Synopsis: In 1970, drug-fueled Los Angeles detective Larry “Doc” Sportello investigates the disappearance of a former girlfriend.
Stars: Joaquin Phoenix,Reese Witherspoon, Benicio Del Toro, Josh Brolin, Jena Malone, Owen Wilson, Martin Short, Katherine Waterston, Joanna Newson, Maya Rudolph
Director: Paul Thomas Anderson
Running Length: 148 minutes
Trailer Review: Here
TMMM Score: (1/10)
Review: Looking back at the experience (and what an “experience” it was) of my recent screening of Inherent Vice I’m reminded of that one time I was in an airplane for 10+ hours traveling from Greece to Minnesota. At certain points of the turbulent flight I thought I wasn’t going to make it and mentally said my good-byes to everyone I loved while a single tear fell down my face. Then the plane landed, I was able to exit the airliner, and I went about my life.
Inherent Vice isn’t 10 hours long (but it sure feels like it) but unlike my trip to Greece, you won’t leave a showing of director Paul Thomas Anderson’s adaption of Thomas Pynchon’s 2009 novel with a miniature replica of the Acropolis for your troubles.
Pynchon’s loopy novels have long been thought to be unadaptable for cinematic endeavors and Anderson’s screenplay proves why over and over again. It’s an obtuse, awkward, non-engaging film with so many layers it could be described as an onion dipped in PCP…which doesn’t necessarily signify a bad film, mind you. No, the worst offense of Inherent Vice is that it’s shockingly, maddeningly boring.
Set in the Manson crazed days of 1970’s Los Angeles, the film follows schlumpy PI ‘Doc’ Sportello (Joaquin Phoenix, Her, Parenthood) through a case that hits close to home but opens up a Pandora’s Box of trouble. Asked by former flame Shasta (Robot & Frank’s Katherine Waterston, the victim of a humiliating sex scene late in the proceedings) to take a look into the shady intentions of the wife of her current lover (Eric Roberts, Lovelace), Sportello dives headfirst into a plot involving murder, kidnapping, extortion, drugs, and sex.
Now, sounds like fun, right? Perhaps…but my friends, it’ all in the execution and though Anderson knows how to produce a film with multiple storylines (Boogie Nights, Magnolia) things are rocky from the get-go. Though I was initially intrigued by a pre-credit noir-ish sequence that finds Shasta visiting a sleepy Sportello and asking for his help the film lost me before fifteen minutes were up. Even with the occasional foray into explicit hilarity such as Sportello’s visit to a massage parlor that boasts a menu of services that I can’t reprint here the majority of the film is a rough slough.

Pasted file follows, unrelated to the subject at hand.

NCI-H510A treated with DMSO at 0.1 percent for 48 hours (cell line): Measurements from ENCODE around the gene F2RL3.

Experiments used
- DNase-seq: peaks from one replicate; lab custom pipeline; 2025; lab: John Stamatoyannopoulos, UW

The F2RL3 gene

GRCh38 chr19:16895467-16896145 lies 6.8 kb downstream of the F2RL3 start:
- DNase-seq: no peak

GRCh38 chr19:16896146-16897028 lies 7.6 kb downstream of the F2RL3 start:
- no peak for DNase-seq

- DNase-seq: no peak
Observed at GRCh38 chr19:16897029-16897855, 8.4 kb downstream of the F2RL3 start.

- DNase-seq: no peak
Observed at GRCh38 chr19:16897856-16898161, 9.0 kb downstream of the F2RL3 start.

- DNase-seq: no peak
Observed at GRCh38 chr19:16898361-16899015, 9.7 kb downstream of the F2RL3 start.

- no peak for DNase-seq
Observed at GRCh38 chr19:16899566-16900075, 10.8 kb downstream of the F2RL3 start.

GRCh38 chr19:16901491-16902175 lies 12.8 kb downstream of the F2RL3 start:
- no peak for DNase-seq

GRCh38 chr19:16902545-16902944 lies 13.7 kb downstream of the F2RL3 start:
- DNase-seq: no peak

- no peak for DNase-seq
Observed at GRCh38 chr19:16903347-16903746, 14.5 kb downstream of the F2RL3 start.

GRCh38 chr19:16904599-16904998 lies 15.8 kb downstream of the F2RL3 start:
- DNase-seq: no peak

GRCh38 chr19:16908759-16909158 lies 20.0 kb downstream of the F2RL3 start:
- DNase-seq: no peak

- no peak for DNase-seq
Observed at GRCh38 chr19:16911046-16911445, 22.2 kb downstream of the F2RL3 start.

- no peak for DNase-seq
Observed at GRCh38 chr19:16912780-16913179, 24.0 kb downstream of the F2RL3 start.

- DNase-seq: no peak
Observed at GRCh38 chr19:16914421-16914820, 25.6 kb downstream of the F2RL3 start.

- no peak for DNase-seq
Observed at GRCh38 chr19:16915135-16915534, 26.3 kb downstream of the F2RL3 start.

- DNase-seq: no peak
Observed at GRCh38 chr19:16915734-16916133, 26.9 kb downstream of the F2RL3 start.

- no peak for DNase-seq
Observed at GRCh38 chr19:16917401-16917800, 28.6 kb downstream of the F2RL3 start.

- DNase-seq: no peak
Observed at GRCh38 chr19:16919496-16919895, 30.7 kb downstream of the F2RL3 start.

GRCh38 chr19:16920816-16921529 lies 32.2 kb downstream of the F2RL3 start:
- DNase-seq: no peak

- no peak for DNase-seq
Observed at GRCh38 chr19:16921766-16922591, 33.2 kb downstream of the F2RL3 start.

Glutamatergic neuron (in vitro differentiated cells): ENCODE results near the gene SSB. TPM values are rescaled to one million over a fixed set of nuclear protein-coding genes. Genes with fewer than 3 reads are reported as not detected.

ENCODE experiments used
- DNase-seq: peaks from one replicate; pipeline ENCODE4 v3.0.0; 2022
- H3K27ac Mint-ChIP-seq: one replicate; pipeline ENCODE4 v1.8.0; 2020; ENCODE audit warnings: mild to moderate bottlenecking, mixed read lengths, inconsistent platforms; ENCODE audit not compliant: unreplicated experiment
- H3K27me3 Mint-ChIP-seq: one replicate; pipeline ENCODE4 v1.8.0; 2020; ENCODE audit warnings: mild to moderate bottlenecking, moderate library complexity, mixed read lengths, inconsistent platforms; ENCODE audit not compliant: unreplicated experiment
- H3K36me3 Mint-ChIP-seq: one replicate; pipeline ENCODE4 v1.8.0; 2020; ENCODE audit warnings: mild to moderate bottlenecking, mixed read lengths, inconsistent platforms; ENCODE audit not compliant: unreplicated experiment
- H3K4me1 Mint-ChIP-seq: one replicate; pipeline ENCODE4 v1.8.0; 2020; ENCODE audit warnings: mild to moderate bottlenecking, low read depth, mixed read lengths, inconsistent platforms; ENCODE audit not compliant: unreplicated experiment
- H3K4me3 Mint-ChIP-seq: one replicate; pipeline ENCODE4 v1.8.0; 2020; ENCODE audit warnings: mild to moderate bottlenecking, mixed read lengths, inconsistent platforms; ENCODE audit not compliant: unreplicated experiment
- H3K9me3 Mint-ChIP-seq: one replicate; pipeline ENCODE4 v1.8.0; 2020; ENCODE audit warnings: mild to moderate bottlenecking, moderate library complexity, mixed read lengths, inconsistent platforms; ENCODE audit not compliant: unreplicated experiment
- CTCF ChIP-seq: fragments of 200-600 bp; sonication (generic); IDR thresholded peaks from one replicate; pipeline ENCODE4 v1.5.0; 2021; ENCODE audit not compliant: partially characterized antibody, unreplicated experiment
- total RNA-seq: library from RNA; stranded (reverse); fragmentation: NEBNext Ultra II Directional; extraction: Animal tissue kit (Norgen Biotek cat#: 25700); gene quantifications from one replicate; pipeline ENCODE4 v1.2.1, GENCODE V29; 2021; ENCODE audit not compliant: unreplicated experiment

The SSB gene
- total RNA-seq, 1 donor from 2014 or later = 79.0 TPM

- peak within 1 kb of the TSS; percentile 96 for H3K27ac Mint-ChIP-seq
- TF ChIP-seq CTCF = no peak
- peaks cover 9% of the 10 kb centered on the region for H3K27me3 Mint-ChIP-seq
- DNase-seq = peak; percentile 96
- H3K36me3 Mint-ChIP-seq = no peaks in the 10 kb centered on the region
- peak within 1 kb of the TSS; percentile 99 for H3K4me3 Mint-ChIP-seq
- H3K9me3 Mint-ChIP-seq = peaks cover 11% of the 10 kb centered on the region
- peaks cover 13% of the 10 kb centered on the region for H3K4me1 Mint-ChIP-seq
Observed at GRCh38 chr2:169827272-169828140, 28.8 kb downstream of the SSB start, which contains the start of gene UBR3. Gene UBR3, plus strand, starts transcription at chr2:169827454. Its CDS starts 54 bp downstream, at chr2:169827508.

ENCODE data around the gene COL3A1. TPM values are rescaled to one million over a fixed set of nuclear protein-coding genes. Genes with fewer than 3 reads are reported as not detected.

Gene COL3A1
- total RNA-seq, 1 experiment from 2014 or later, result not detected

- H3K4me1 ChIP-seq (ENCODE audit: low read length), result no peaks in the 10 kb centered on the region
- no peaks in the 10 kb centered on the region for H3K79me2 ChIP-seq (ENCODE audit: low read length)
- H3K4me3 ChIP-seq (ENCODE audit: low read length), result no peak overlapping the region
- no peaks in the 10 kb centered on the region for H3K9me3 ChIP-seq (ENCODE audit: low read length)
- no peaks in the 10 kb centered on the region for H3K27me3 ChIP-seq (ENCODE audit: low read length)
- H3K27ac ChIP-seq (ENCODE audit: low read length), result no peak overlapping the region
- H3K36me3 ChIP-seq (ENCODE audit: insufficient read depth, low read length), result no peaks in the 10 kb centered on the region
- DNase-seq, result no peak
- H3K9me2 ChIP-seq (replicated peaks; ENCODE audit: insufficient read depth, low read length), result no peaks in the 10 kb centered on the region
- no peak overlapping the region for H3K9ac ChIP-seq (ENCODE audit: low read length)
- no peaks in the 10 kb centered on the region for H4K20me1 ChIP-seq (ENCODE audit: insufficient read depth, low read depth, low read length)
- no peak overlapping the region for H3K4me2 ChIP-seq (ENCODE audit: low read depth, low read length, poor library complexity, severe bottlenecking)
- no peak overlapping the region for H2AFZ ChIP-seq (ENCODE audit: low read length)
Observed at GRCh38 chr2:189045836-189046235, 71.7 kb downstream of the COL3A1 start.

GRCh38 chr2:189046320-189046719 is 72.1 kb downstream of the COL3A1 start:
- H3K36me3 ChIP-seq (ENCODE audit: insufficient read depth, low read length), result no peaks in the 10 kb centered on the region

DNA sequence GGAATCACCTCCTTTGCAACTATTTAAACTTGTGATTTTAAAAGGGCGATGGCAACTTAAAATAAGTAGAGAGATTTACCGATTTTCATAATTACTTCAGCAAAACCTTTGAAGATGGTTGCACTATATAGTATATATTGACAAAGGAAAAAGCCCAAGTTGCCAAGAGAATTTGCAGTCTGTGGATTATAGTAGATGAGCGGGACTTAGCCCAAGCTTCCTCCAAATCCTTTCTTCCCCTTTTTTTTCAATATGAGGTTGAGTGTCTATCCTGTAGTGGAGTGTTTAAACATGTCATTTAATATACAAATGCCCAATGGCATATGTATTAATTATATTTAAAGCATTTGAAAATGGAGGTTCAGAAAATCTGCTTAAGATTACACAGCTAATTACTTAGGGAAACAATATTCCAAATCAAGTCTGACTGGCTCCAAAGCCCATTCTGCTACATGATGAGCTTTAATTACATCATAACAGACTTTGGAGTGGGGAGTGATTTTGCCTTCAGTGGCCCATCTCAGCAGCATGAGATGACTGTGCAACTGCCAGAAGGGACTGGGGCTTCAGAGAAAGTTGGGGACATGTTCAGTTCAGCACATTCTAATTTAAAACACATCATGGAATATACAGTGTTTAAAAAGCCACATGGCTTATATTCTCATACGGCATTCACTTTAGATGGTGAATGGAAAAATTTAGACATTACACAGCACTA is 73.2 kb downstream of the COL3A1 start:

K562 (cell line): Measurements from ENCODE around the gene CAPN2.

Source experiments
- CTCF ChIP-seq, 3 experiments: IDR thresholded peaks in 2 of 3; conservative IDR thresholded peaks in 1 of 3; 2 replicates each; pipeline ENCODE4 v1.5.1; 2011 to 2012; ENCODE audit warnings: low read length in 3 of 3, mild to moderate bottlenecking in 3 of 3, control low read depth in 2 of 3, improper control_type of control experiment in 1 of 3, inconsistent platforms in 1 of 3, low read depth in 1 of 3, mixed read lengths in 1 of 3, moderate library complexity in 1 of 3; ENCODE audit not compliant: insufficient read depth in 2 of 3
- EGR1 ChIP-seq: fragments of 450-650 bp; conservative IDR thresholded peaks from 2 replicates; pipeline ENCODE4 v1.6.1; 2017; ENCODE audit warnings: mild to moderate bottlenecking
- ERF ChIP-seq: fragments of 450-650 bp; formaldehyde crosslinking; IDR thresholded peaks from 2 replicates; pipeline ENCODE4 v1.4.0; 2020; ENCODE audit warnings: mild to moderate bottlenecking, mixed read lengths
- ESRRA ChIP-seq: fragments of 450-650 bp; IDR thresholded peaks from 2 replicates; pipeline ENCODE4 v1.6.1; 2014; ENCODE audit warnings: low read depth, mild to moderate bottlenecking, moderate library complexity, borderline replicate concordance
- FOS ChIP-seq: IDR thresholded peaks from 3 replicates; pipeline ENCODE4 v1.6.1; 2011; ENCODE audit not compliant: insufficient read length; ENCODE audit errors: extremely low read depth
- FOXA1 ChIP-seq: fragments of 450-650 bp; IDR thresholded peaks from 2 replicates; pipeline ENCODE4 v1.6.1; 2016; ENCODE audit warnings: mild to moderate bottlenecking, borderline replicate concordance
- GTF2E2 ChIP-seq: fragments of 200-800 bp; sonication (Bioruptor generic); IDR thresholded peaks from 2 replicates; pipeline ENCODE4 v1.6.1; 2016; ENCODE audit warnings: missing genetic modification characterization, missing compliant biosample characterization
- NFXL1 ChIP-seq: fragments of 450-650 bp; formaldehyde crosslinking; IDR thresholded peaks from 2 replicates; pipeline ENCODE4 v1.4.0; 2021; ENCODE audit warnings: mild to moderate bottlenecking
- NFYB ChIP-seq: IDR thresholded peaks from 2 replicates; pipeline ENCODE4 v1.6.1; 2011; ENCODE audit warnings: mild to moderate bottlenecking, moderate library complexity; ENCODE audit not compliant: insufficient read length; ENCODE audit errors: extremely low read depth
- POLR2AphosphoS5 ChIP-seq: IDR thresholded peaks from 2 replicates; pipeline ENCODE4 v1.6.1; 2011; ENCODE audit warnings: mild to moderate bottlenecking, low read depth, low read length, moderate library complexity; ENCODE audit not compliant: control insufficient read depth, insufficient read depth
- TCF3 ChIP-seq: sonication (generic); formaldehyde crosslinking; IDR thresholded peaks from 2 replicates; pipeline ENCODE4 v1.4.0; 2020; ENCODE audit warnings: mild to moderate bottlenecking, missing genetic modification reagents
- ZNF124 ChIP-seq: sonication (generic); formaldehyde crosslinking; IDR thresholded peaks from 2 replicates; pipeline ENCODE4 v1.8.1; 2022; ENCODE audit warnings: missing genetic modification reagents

Reteaming with The Master star Phoenix, Anderson should have stuck with the original choice for the role….Robert Downey, Jr. Though Downey was deemed “too old” for the part, Phoenix looks gruesomely ancient thanks to unkempt sideburns, permanently greasy hair, and unshaven scruff. While Phoenix has a field day with the role, lounging through several drug induced sequences and slurring his words like was the Meryl Streep of lazy r’s, he’s only pleasing himself (and Anderson) as the haphazardly effective private eye.
The film’s labyrinthine plot may be interesting in hindsight but it’s so dense and unconcerned with our interest that I wondered if this shouldn’t have been a home movie for Anderson and Phoenix to watch huddled together with a bowl of popcorn on Oscar night. Pynchon’s novel is chock full of wacky names and comic turns but onscreen it feels too goofy for its own good. Josh Brolin (Oldboy), Reese Witherspoon (Mud), Owen Wilson (The Internship), and Benicio Del Toro (Savages) all show up as part of the caper at hand with only Brolin and Witherspoon in on whatever joke Anderson was attempting to convey. Also of note is Joanna Newsom’s earthy performance as an acquaintance of Sportello, though I started to question if she was a figment of his imagination or not.
Let’s put a pin in showering Anderson with love simply because he started out so strongly. I feel like it’s almost a sin for a cinephile to deride Anderson’s work but viewing a film like Magnolia side-by-side with Inherent Vice reveals a filmmaker that has given in to self-indulgence and forgotten that films are made for audiences (even discerning ones, though nearly a dozen at my screening didn’t stay for the whole picture). It doesn’t have to be a simple, easy to digest, pallid work…but it does have to have a pulse.